“Well,” he says. “I want to, but I’ve got work to worry about. My contract ends next year, and I need to develop skills so I can find another job.”

I wipe my mouth on a napkin.

“And I’m short on cash. I need good equipment before I can start. That’s the only way to be competitive.”

I’m clean my teeth with a toothpick.

“And, ah, I wanna be able to find a good teacher. You know how bad it is to learn things the wrong way as a beginner. Takes years to correct.”

The interesting thing about this conversation was that it happened three years ago. Circumstances changed, but the excuses didn’t.

To this day, my friend has yet to make a single song.

I’m Lazy, and It’s All Your Fault

I don’t mean to pick on my friend. After all, I’ve done much worse.

To my girlfriend, I once said, “Hey, I’m not getting enough work done. I need more time alone. If I don’t get that, we’ll have to break up.”

What a great way to make a woman cry.

The whole time we were together, I told myself I would be a much better, and effective, person if I was alone. Yet, when I became single, nothing changed. The time I spent with her was replaced by stupid videos on YouTube and mindless internet browsing.

I realized, later, that I was using her as an excuse to shirk responsibility for my own actions. Once she was gone, I no longer had anyone to blame.

Humans are masters of self-deception. We constantly search for excuses to explain why we would (but don’t) contribute to charity, talk to the girl we like or make beautiful music. “If things were a bit better,” we say, shaking our heads, “all of my dreams would come true.”

In his short but excellent book How to Write a Lot (it’s a lot better than the title sounds), PhD psychologist Paul Silvia gives these excuses a name. He calls them specious barriers:

“When I talk with professors and graduate students about writing, they always mention certain barriers. They want to write more, but they believe that there are things holding them back. I call these specious barriers: At first they appear to be legitimate reasons for not writing, but they crumble under critical scrutiny.”

Here’s the definition of specious:

  • superficially plausible, but actually wrong
  • misleadingly attractive

In other words, specious barriers are excuses that sound sensible but – when you examine them carefully – turn out to be wrong.

Take my friend, for example.

He says he has no time, but each week, he spends many hours reading blogs on electronic music. If he spent just 30 minutes a day practicing, he’d get pretty good in a few years.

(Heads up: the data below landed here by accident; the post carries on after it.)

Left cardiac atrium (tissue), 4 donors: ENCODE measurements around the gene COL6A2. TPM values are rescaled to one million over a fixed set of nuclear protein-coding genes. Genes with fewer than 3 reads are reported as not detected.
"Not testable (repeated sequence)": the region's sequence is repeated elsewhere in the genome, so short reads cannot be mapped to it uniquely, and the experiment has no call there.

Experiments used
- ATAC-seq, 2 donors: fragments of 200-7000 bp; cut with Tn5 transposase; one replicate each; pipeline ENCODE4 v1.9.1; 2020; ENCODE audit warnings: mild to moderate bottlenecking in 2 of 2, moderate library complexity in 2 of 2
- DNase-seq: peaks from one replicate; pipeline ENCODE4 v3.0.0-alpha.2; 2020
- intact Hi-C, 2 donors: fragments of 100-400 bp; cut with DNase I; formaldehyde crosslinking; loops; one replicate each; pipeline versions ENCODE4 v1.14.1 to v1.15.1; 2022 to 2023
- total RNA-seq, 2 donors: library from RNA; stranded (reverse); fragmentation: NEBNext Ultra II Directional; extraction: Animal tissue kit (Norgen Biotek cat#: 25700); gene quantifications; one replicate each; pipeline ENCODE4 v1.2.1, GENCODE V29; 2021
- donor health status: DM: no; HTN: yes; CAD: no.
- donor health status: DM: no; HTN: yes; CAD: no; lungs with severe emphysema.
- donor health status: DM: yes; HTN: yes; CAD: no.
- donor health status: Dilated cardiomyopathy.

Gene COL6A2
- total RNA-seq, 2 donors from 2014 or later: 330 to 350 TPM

He says he has no money, but he owns thousands of dollars worth of high-quality headphones. Surely, he could have bought one less pair and spent the money he saved on decent musical equipment.

Examine the excuses, and poof, they disappear.

The Spell of Procrastination

Silvia explains that specious barriers are part of a game we play to put responsibility outside of ourselves:

“It’s reassuring to believe that circumstances are against you and that you would write a lot if only your schedule had a few more big chunks of time to devote to writing. And your friends … understand because they have a hard time finding time to write, too.”

There’s a great quote from Jill Dawson, an English poet and writer (found in this collection), that captures the appeal of such excuses.

Procrastination, says Dawson, is a spell that we cast on ourselves:

I can, of course, see the temptations of not beginning. Chiefly, not beginning sustains the belief that you are gifted, that the novel – when you one day get round to writing it – will surpass all others, that you will suffer no rejections, that it will be published at once and be thereafter visible in every bookshop you step into, that you will never suffer a bad review or sit at a dinner party and hear the question: “So, should I have heard of you?” Not beginning protects you from the disappointment – no, shame – of reading what you have written and finding it rubbish. It also prevents you from an equally disturbing possibility: discovering that you can write. What then have you been doing all those years? Success or failure can both be avoided by never starting at all – this then is the spell that procrastination casts.

We are not just terrified of discovering we are incapable. We are also terrified of discovering how capable we truly are.

Sometimes, the easiest thing to do is to believe you are weak.

Common Specious Barriers

The first step when it comes to dealing with our own proverbial “bullshit” is to catch ourselves in the act.

One way to do this is to look at common excuses that people make. In his book, Silvia shares the four common excuses used by academic writers (but seem pretty universal):

  1. “I can’t find time to write.”
  2. “I need to do more research.”
  3. “I missing software, a nice computer, a standing desk, etc.”
  4. “I’m waiting for inspiration.”

Again, when examined, these excuses fall apart.

Busy? When Silvia encouraged them to, not a single professor failed to find 30 minutes a day to work on writing. Over a year, 30 minutes a day can produce hundreds of publishable pages.